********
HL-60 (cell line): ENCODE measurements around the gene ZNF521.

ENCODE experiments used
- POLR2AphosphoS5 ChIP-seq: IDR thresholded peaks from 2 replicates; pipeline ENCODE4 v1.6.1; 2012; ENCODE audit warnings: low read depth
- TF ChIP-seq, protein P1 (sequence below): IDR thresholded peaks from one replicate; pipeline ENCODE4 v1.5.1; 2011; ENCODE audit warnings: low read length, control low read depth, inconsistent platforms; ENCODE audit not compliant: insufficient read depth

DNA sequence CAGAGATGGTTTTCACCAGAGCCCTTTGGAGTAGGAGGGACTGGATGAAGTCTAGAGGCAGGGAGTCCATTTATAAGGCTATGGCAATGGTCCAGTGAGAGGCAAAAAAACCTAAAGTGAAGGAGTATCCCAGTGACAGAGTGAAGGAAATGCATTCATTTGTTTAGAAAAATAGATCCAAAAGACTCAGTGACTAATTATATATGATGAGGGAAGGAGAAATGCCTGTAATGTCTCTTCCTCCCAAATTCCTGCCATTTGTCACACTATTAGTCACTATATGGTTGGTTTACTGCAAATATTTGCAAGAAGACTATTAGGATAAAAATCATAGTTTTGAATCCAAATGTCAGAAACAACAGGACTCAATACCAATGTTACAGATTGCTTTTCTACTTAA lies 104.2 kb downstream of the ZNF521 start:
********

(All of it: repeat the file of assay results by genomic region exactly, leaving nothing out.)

HL-60 (cell line): ENCODE measurements around the gene ZNF521.

ENCODE experiments used
- POLR2AphosphoS5 ChIP-seq: IDR thresholded peaks from 2 replicates; pipeline ENCODE4 v1.6.1; 2012; ENCODE audit warnings: low read depth
- TF ChIP-seq, protein P1 (sequence below): IDR thresholded peaks from one replicate; pipeline ENCODE4 v1.5.1; 2011; ENCODE audit warnings: low read length, control low read depth, inconsistent platforms; ENCODE audit not compliant: insufficient read depth

DNA sequence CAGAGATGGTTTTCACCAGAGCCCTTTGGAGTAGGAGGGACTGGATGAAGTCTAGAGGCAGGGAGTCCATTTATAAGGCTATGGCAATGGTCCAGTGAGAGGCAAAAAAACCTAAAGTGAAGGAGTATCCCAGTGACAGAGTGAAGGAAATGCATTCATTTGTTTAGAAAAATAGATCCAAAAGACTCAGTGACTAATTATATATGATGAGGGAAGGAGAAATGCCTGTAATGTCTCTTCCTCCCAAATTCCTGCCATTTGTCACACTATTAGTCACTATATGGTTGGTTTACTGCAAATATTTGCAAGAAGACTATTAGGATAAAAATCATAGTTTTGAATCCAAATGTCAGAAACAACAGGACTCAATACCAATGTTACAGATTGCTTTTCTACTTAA lies 104.2 kb downstream of the ZNF521 start: